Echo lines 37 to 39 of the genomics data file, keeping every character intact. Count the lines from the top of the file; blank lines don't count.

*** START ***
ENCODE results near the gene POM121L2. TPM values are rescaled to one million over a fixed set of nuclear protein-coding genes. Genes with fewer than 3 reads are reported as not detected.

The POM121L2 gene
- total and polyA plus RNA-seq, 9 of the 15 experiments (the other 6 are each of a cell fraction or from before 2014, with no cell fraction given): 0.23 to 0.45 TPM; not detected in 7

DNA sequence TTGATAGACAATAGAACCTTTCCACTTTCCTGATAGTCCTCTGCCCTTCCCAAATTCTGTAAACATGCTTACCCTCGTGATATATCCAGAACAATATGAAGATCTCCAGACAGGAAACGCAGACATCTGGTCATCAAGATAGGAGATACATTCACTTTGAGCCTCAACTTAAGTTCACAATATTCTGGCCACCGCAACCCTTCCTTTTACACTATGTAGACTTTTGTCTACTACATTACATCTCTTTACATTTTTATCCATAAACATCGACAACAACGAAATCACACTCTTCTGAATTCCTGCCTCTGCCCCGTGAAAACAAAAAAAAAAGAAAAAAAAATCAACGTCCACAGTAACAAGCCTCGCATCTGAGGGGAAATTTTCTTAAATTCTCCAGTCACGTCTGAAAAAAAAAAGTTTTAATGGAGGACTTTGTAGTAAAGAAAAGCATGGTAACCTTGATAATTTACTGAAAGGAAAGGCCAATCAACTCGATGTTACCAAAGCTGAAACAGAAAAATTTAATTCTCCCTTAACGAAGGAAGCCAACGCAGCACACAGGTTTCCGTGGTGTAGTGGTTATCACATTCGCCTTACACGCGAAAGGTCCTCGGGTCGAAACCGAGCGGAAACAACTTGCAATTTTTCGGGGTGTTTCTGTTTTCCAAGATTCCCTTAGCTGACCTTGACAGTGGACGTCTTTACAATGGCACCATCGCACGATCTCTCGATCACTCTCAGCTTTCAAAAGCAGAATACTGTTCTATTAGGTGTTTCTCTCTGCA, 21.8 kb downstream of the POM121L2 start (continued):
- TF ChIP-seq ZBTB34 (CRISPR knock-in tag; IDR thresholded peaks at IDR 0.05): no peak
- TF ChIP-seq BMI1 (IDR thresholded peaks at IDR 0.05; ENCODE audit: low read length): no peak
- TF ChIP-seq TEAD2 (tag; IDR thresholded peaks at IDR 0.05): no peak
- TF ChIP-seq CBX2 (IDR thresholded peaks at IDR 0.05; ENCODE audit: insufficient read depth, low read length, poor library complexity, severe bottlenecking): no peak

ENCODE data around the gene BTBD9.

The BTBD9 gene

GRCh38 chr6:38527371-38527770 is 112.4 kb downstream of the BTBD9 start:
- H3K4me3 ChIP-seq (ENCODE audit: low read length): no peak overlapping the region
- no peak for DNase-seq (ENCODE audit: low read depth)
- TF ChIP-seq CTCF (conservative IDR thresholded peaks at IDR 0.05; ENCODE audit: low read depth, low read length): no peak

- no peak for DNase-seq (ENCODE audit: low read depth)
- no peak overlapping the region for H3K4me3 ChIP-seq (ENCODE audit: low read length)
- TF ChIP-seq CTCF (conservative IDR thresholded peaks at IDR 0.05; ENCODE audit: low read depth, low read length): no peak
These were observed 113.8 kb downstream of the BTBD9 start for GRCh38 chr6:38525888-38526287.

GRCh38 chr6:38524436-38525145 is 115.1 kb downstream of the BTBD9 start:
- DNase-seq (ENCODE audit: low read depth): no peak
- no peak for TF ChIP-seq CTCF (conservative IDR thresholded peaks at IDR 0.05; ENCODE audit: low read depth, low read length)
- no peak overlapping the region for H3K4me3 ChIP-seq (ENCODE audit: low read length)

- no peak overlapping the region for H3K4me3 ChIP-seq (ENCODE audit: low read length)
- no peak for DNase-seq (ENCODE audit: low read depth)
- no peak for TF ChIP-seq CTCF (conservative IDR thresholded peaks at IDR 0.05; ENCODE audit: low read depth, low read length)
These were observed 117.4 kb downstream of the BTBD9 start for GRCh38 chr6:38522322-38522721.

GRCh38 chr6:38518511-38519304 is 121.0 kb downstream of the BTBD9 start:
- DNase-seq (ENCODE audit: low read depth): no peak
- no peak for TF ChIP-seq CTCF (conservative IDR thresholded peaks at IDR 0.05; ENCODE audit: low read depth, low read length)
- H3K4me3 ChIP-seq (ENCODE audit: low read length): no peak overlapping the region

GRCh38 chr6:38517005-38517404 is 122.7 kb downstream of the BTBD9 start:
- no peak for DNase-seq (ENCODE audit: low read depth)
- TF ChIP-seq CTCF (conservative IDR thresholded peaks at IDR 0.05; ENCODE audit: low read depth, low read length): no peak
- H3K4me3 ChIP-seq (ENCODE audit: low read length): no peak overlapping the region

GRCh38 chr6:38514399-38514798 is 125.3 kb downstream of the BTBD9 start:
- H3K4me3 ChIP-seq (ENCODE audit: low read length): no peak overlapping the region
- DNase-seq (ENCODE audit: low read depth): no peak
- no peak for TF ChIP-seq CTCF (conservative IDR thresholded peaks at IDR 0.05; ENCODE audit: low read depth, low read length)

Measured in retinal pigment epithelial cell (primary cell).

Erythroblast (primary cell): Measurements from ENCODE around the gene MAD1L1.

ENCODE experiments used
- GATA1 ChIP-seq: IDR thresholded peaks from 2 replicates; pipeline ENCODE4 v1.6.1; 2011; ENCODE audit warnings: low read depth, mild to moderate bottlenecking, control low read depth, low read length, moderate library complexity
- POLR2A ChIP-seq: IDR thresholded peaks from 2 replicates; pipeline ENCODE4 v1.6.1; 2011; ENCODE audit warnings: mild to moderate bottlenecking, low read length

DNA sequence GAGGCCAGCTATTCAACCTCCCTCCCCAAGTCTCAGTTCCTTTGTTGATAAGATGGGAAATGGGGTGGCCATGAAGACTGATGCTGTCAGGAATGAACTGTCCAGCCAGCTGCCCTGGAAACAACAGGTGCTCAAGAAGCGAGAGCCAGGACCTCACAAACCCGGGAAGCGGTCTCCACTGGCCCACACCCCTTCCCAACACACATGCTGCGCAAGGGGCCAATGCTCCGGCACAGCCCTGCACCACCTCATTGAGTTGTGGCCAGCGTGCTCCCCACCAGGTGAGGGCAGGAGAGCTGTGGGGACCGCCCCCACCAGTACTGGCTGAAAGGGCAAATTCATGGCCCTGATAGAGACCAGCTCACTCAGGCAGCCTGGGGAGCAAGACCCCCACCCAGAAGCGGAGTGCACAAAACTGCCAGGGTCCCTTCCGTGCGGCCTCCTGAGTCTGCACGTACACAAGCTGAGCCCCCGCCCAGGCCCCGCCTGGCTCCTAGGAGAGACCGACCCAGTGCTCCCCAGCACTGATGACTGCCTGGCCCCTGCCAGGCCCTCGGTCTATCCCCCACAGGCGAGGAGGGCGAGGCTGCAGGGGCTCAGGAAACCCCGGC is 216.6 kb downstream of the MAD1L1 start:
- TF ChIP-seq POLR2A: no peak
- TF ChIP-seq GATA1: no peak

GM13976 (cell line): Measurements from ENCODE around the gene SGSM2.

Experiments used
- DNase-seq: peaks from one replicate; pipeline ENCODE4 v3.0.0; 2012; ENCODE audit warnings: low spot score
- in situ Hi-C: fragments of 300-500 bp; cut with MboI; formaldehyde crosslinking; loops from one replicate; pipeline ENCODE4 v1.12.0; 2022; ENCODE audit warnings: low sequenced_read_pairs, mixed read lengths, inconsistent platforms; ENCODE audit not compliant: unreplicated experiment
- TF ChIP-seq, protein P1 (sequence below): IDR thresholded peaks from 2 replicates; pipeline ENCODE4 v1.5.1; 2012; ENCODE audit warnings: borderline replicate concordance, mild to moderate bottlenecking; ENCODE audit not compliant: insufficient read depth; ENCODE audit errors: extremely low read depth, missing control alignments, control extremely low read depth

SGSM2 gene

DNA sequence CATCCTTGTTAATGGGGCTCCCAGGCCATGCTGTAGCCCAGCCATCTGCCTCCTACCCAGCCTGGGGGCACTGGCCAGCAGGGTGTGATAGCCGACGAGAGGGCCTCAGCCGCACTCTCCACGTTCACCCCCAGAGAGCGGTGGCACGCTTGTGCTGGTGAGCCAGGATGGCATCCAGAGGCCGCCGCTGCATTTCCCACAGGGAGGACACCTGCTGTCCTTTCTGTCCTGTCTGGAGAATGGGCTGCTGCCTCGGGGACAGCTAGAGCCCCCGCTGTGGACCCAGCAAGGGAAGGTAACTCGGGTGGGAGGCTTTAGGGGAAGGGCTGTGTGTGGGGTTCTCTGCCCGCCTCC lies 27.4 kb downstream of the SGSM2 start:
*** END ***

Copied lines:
- DNase-seq (ENCODE audit: low read depth): no peak
- no peak for TF ChIP-seq CTCF (conservative IDR thresholded peaks at IDR 0.05; ENCODE audit: low read depth, low read length)

Measured in retinal pigment epithelial cell (primary cell).